Apple macOS High Sierra and APFS – what can we expect?

Wednesday, September 6, 2017 by Aleksandra Otrębska


Since the inception of Apple Inc., we have seen groundbreaking products come to life, like smartwatches, iPhones, iPads, Apple TV, an Apple Server and a variety of Apple computers.  The company developed different operating systems for each range as well: watchOS for smart devices, iOS for iPhones and Tablets, tvOS for Apple TV and macOS for. However, the file system used in these operating systems still relies on the 30-year-old Hierarchical File System Plus (HFS+) and its predecessor HFS (1985-1998), which ran on the first Macintosh computers.

Both HFS and HFS+ find the largest amount of storage space block on the disk in order to save a file. If there is not enough space available inside of the largest data storage block, then the file will be split into parts and subsequently will result in fragmentation. The remaining portion of the file will be saved separately. When changes are made to a document, it will be saved inside of a new file, while the old version is deleted and the filename is transferred to the new file.

However, Apple has released many new operating systems over the past years, many lacking the capabilities to keep up with technology advancements. Because of this, Apple has since decided to develop a new operating system called High Sierra, which is available now with iOS 10.3 for iPhones and iPads. A new macOS High Sierra version will follow at a later date this year.

HFS and HFS+ Set to Retire

With this new operating system, HFS+ will not be completely diminished, but its operating days are over. While it is still possible to use HFS+ in High Sierra, the new OS is based on Apple’s new file system Apple File System (APFS). The creators created APFS from scratch. This was necessary because HFS and HFS + were not designed for modern media like solid state drives (SSDs).

Cross-platform, Performance and Security

APFS is cross-platform, meaning it can handle all Apple platforms, such as iOS, macOS, watchOS and tvOS. HFS and its successor were designed to handle hard disks, while APFS is optimized for flash and SSD. Because of this, the time to load a file and launch an application will be accelerated. APFS also introduces the option of instant file transfer.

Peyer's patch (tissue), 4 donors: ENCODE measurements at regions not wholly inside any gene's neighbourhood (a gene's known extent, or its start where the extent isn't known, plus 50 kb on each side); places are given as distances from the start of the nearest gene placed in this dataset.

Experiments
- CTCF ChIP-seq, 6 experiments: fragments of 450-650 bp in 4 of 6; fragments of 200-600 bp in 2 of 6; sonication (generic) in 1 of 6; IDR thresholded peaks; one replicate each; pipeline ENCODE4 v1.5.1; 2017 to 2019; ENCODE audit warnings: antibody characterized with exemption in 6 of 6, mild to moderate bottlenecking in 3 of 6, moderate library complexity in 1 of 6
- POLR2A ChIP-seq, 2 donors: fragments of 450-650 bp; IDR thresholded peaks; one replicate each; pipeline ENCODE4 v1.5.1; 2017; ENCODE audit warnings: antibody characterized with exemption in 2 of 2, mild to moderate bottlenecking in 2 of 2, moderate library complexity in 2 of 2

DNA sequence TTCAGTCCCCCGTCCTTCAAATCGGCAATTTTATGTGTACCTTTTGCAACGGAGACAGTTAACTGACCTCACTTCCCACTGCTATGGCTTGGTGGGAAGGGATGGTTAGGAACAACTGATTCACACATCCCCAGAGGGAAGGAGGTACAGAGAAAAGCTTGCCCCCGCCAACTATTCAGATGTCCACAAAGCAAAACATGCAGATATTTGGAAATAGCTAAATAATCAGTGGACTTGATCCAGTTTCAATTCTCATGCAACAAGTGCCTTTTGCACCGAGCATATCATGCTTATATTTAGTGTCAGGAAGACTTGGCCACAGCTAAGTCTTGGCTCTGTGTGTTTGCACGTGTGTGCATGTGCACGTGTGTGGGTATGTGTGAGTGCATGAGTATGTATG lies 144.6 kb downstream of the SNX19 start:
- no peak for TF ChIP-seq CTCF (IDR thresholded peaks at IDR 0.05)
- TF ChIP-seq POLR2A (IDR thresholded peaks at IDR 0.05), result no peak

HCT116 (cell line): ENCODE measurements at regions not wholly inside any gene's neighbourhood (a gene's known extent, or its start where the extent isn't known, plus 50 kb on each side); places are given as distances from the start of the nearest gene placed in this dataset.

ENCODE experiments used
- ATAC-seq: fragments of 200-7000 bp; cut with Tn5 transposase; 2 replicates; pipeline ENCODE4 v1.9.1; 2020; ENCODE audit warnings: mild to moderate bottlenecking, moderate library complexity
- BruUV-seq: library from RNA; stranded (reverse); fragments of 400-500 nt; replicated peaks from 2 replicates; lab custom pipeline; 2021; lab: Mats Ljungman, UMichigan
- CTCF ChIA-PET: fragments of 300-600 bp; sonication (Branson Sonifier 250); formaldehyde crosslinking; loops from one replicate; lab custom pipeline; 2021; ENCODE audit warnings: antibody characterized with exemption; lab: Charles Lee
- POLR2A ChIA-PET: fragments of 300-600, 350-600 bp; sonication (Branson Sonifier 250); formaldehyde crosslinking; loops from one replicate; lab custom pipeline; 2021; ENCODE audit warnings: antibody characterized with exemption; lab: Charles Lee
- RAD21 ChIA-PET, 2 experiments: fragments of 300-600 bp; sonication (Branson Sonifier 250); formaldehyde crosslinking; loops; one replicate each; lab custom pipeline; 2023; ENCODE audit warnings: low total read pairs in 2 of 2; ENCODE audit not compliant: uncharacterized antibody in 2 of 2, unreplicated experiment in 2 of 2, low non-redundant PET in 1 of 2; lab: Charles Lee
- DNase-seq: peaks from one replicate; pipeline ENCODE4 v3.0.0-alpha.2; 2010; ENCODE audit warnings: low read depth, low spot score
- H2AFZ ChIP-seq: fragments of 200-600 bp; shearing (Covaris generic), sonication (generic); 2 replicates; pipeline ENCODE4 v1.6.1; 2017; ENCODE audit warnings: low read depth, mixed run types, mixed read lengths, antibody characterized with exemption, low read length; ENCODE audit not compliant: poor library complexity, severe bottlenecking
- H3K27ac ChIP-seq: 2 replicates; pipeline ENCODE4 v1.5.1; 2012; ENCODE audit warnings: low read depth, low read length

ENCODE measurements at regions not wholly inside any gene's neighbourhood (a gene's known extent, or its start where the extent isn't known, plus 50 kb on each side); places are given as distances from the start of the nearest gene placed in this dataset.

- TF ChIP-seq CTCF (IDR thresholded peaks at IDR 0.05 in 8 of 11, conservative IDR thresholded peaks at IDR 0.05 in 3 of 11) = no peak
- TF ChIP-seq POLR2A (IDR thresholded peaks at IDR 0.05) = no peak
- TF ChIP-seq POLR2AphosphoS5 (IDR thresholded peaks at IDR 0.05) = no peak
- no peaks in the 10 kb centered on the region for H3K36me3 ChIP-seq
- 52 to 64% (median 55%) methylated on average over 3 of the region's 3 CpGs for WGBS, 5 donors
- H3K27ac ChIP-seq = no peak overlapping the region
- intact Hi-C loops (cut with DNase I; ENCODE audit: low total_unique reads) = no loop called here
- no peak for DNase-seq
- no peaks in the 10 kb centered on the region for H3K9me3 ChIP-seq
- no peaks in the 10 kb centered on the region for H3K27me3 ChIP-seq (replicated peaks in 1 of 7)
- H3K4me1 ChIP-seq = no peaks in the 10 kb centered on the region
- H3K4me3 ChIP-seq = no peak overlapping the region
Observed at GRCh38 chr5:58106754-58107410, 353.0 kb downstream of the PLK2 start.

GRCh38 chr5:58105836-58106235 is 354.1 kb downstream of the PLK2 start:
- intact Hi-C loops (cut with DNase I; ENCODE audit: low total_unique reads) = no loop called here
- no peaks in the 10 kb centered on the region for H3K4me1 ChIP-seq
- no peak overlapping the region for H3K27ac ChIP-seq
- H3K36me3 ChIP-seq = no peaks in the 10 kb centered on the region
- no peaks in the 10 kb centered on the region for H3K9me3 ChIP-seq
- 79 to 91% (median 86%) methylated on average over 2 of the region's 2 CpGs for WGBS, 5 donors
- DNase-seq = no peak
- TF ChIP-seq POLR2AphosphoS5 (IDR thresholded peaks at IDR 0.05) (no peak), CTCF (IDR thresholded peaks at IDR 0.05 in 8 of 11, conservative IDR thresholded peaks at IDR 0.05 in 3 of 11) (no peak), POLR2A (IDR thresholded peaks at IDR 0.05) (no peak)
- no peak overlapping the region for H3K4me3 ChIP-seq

Strong Encryption

An important new feature is the new disk encryption technology. APFS will do this separately for individual files, protecting the metadata of the most sensitive files with special keys. This will speed up the process of encrypting and decrypting the disk and will also significantly improve data security.

Data Loss in APFS

Because the fact that APFS is based on the concept Copy-on-write, data loss due to it being overwritten is not likely to happen anymore. With Copy-on-write, rather than the data being overwritten, it will be fully copied to a different storage space first. Then, the links pointing to the block will be updated in the metadata if changes are made. Doing this will ensure that the original data is not erased until changes are made. Additionally, because the file system is block-based, data blocks that are not changed will stay in the original state.

The Future of MacOS High Sierra

MacOS High Sierra (version 10.13) is the successor to macOS Sierra (version 10.12). The first change will be the new file system - APFS, which will replace HFS +. The new system will receive HEVC, a new video standard that will allow up to 40% compression over the current standard. HEVC will streamline 4K video streams and images will take up less disk space without sacrificing quality. The new system will also operate with Metal 2 technology, which features virtual reality and machine learning. Because of this, applications will render the highest quality graphics.

With the new system, developers have noted that Safari will be even faster and more energy efficient.  Searching for mail library in Mail application will be faster and the messages will be better compressed. An improved Photos app will change the way you browse, organize and edit your photos. MacOS High Sierra will also provide new photo editing tools.

The new version of the system will bring not only aesthetic changes but above all, it will streamline work with the new file system. Creators promise better performance, speed and stability for users.

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